Q: I have a wonderful, loving husband, but I have to say, he is the world's greatest procrastinator. When I ask him to do something he pleasantly says, "Yes, Dear," but I know I will have to remind him before he gets it done. He usually gets it done the second or third time! I feel like a nag, but I don't like that about me.
How can I tell him how much his procrastination bothers me?
A: His acknowledgment of your request is a good thing. Focus on the timing.
Over the years, your habits have set the pattern. Knowing you will remind him of what you want done, he simply does not prioritize it, but waits for your reminder. Sometimes, husbands' intentions are good, but we have so many items on our to-do lists, we just don't get them all done quickly.
By nature, some of us thrive under deadlines and don't feel we can give a project our best shot unless we are under pressure. For example, as husbands, we know we will shove the income tax papers in the mail at midnight on the deadline, can mow the lawn and still get to church on time, and believe being a few minutes late to cocktail party is OK. This can drive our wives crazy. Don't just ask him to do something. In a loving way, tell him when and why your deadlines are so important and agree on a completion date. If he learns why you would like it done, he is more likely to do it. If your priority is paramount, he will adjust your request on his list. You might also agree on a consequence if he misses your deadline. This could be that if he misses, you can call a professional and pay to have it done.
To help change how you have been handling your request, the first time he does make it give him a special reward (only you know would be appropriate for him). This will encourage him to get your next request completed on the agreed dates.
Q: We are planning a holiday family reunion, which means getting 17 families together. Somehow, I have been unofficially named chairman.
Help! How can I get this organized without killing myself and not actually enjoying the party?
A: Planning the timing and making deadlines for what you require to pull it off are of the essence at this point. Book a location as soon as possible after talking with family members and determining the best location and facility available.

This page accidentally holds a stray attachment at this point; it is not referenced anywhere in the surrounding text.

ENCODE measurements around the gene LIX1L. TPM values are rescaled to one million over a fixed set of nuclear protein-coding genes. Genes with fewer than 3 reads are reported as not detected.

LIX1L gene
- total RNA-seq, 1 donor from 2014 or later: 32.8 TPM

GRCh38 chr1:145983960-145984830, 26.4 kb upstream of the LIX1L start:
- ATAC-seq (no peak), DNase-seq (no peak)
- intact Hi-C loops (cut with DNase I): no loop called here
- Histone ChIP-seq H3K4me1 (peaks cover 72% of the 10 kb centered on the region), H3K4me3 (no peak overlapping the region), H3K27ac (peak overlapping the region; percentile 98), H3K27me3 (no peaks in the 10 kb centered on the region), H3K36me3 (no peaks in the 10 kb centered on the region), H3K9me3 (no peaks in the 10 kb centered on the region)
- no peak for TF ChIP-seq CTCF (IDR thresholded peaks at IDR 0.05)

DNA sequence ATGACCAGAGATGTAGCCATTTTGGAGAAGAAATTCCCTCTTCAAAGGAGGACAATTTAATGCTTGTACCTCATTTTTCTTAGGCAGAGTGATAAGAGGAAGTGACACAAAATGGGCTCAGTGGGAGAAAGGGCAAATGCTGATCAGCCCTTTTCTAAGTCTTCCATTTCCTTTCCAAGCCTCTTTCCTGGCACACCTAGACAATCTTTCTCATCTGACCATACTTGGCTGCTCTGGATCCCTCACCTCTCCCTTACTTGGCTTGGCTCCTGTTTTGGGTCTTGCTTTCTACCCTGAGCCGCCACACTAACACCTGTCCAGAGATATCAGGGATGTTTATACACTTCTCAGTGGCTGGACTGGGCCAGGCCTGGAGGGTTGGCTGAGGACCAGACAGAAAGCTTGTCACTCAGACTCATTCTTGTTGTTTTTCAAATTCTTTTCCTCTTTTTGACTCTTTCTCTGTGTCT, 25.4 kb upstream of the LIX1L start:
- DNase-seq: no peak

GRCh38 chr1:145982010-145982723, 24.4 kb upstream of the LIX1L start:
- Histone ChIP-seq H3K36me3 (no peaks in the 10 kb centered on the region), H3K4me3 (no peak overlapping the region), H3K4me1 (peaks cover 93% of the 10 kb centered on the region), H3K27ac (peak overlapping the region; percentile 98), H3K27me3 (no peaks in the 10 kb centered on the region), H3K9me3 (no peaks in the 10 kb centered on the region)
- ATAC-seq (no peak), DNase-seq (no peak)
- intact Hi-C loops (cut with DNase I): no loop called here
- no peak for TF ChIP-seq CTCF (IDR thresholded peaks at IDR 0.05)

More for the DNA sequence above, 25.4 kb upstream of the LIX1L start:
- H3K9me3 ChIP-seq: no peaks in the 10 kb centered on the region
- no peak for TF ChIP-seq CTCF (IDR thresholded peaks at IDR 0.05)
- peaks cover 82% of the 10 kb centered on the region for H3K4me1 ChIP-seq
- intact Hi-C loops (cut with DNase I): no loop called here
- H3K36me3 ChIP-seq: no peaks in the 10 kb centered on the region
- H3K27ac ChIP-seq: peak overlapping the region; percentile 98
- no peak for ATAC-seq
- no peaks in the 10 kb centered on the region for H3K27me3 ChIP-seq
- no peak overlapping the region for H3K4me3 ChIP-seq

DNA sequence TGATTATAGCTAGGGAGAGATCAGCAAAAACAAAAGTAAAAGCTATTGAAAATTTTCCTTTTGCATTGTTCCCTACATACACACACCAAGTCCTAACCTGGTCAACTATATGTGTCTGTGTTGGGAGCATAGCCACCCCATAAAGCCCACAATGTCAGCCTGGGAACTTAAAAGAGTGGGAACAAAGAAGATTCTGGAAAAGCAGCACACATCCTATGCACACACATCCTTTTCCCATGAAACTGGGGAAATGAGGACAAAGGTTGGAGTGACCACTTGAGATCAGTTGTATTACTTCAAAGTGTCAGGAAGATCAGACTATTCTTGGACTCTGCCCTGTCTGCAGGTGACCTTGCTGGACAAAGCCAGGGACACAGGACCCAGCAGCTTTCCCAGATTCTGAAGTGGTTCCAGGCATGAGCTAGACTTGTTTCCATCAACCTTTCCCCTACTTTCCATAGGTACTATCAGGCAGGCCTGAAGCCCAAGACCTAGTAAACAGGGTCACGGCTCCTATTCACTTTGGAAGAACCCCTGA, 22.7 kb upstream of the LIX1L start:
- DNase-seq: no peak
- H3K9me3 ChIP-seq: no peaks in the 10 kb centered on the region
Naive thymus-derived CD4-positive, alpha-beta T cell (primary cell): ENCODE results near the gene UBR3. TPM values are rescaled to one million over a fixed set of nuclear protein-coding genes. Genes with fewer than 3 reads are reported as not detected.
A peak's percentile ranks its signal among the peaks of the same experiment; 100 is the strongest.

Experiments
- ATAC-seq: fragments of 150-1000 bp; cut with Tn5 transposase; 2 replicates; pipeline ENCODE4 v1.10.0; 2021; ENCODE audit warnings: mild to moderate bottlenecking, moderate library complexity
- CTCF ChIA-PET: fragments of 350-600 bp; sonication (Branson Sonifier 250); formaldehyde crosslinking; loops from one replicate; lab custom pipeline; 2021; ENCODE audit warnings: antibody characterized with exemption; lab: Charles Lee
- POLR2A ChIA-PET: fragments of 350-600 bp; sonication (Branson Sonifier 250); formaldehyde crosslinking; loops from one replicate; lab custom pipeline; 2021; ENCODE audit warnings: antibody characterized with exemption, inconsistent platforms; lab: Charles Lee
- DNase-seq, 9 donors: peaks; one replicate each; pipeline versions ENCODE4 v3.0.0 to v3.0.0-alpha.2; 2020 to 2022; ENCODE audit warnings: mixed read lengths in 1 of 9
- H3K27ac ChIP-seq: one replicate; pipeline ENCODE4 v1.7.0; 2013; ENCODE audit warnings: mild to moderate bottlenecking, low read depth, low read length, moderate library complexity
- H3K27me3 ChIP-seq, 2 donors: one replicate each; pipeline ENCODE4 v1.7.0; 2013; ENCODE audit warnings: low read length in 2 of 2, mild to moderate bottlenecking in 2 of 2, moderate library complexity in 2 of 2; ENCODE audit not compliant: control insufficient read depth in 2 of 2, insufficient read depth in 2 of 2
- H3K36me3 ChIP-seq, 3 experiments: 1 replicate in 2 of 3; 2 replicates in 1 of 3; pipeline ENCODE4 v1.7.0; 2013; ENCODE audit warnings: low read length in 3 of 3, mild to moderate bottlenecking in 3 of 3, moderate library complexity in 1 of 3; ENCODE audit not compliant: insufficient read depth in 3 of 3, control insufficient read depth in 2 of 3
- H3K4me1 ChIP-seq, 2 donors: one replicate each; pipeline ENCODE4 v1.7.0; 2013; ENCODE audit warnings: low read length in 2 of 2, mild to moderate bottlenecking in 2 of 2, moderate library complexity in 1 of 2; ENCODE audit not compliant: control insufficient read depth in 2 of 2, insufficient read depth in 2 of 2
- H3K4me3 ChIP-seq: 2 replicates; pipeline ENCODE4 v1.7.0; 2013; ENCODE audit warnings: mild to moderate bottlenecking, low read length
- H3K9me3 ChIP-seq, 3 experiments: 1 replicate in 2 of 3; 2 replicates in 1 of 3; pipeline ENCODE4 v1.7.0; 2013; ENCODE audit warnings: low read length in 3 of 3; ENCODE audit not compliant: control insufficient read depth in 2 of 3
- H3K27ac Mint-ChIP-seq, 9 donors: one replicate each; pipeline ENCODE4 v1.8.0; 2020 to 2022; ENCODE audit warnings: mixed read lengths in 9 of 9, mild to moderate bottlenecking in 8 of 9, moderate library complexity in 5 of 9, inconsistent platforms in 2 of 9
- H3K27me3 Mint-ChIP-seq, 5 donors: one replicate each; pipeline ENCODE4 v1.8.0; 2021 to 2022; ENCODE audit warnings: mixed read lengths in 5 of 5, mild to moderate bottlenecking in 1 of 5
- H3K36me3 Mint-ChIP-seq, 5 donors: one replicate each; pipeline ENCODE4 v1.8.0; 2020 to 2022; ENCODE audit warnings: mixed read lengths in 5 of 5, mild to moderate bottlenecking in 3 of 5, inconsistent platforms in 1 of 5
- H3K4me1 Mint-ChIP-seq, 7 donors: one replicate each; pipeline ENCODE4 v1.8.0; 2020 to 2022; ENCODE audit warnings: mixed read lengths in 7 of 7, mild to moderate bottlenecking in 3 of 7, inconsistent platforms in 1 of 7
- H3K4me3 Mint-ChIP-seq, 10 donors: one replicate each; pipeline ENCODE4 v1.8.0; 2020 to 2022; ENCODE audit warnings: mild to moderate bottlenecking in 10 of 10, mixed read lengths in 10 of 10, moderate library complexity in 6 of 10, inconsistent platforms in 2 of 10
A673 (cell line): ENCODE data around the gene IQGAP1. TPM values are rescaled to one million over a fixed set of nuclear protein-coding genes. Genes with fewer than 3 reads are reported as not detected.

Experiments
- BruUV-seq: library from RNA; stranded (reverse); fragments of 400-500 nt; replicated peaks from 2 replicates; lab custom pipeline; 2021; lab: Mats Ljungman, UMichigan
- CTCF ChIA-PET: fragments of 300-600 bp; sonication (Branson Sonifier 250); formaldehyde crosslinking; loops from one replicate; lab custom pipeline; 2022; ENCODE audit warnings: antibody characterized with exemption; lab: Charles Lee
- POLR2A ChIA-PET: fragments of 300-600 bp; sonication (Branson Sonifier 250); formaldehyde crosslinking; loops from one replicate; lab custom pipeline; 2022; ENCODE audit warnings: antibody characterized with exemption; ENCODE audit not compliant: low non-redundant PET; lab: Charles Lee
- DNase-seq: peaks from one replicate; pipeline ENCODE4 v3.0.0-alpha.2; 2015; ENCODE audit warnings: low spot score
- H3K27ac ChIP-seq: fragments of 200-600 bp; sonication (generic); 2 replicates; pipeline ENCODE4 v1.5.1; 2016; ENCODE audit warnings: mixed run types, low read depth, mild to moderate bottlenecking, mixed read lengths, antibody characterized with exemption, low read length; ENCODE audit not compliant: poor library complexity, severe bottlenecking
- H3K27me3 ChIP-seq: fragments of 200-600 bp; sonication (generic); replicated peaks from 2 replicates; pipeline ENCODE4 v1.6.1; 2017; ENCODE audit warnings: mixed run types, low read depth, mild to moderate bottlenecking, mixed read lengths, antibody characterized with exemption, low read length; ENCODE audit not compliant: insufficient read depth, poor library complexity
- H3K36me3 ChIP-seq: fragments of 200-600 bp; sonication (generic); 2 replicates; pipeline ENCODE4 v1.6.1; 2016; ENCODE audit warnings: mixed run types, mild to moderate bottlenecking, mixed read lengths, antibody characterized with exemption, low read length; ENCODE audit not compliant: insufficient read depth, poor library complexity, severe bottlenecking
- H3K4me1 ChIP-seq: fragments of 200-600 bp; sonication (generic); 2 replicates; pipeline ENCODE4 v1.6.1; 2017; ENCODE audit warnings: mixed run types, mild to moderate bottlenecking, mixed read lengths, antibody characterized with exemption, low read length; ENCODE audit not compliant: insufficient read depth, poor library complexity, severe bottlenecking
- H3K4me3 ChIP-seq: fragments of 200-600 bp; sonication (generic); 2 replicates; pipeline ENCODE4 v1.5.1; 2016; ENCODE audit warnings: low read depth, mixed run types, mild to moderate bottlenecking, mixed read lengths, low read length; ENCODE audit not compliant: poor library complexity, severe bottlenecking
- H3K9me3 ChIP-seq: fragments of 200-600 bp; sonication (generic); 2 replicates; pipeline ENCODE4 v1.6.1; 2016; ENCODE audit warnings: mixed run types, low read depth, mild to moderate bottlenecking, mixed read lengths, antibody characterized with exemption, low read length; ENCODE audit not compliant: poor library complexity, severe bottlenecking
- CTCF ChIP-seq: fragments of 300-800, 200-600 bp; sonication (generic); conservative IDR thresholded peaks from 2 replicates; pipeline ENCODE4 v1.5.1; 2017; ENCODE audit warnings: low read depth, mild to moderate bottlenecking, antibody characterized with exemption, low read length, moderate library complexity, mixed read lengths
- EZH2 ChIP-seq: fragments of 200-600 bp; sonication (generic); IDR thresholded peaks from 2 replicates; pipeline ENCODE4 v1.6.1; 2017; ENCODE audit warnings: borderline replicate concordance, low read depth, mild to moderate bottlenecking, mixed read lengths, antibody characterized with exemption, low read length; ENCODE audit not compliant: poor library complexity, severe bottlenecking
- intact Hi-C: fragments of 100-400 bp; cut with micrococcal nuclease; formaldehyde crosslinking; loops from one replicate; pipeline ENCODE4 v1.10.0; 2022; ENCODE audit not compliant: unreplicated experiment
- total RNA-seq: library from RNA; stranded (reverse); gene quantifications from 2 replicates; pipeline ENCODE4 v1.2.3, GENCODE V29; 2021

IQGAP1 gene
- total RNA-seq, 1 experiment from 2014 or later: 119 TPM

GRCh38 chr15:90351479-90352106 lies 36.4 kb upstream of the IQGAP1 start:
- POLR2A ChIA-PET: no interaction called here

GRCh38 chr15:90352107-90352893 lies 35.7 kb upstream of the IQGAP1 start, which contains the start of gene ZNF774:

Then send out the "SAVE THE DATE" card. Firm up a list of responsible family members who you know will get their assignments done. Block out hotel reservations, event schedules and include a reservation deadline with no refundable fees.
Also consider attendees may link your reunion and a vacation by keeping an eye on school schedules, holidays and health issues. In selecting an event, chairmen make sure they know the territory so you won't be saddled with that additional responsibility close to crunch time.
Planning a theme can also add interest. Options could be: "This I remember about the family," or "Our plans for the future." Don't forget to ask each family to bring photos to share. Could it be an opportunity to salute and honor your family's matriarch or patriarch, or both?
Don't forget to videotape the event and offer "to-buy" copies if they desire.
Remember, don't overschedule activities because you will find certain family members have more in common and would like to spend more close-up time together. Hopefully some of these ideas will help create an unforgettable 2007 family reunion.
Doug Mayberry lives in a retirement community in Southern California. Send your questions to him at firstname.lastname@example.org or write to him at P.O. Box 2649, Carlsbad, CA 92018.
© Copley News Service